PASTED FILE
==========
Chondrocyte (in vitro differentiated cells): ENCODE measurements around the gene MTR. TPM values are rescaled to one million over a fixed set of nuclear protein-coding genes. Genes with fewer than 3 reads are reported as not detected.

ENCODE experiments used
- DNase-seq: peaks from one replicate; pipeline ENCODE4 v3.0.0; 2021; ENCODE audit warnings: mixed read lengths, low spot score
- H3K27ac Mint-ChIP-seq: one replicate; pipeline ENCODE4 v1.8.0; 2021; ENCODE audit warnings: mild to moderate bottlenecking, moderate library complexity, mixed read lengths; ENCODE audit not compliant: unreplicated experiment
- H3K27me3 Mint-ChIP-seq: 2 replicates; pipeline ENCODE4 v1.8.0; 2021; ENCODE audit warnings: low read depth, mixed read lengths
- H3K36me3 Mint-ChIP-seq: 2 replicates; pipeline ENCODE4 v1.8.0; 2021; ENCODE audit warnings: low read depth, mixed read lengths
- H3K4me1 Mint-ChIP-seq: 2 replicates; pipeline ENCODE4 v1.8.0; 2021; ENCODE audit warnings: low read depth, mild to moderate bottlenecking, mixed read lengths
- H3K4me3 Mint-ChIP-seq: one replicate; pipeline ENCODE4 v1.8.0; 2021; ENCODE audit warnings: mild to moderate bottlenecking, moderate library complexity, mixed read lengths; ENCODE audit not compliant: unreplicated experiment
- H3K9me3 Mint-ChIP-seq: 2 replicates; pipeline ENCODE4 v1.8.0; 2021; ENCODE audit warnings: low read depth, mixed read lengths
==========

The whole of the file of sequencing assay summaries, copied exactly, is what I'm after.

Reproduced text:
Chondrocyte (in vitro differentiated cells): ENCODE measurements around the gene MTR. TPM values are rescaled to one million over a fixed set of nuclear protein-coding genes. Genes with fewer than 3 reads are reported as not detected.

ENCODE experiments used
- DNase-seq: peaks from one replicate; pipeline ENCODE4 v3.0.0; 2021; ENCODE audit warnings: mixed read lengths, low spot score
- H3K27ac Mint-ChIP-seq: one replicate; pipeline ENCODE4 v1.8.0; 2021; ENCODE audit warnings: mild to moderate bottlenecking, moderate library complexity, mixed read lengths; ENCODE audit not compliant: unreplicated experiment
- H3K27me3 Mint-ChIP-seq: 2 replicates; pipeline ENCODE4 v1.8.0; 2021; ENCODE audit warnings: low read depth, mixed read lengths
- H3K36me3 Mint-ChIP-seq: 2 replicates; pipeline ENCODE4 v1.8.0; 2021; ENCODE audit warnings: low read depth, mixed read lengths
- H3K4me1 Mint-ChIP-seq: 2 replicates; pipeline ENCODE4 v1.8.0; 2021; ENCODE audit warnings: low read depth, mild to moderate bottlenecking, mixed read lengths
- H3K4me3 Mint-ChIP-seq: one replicate; pipeline ENCODE4 v1.8.0; 2021; ENCODE audit warnings: mild to moderate bottlenecking, moderate library complexity, mixed read lengths; ENCODE audit not compliant: unreplicated experiment
- H3K9me3 Mint-ChIP-seq: 2 replicates; pipeline ENCODE4 v1.8.0; 2021; ENCODE audit warnings: low read depth, mixed read lengths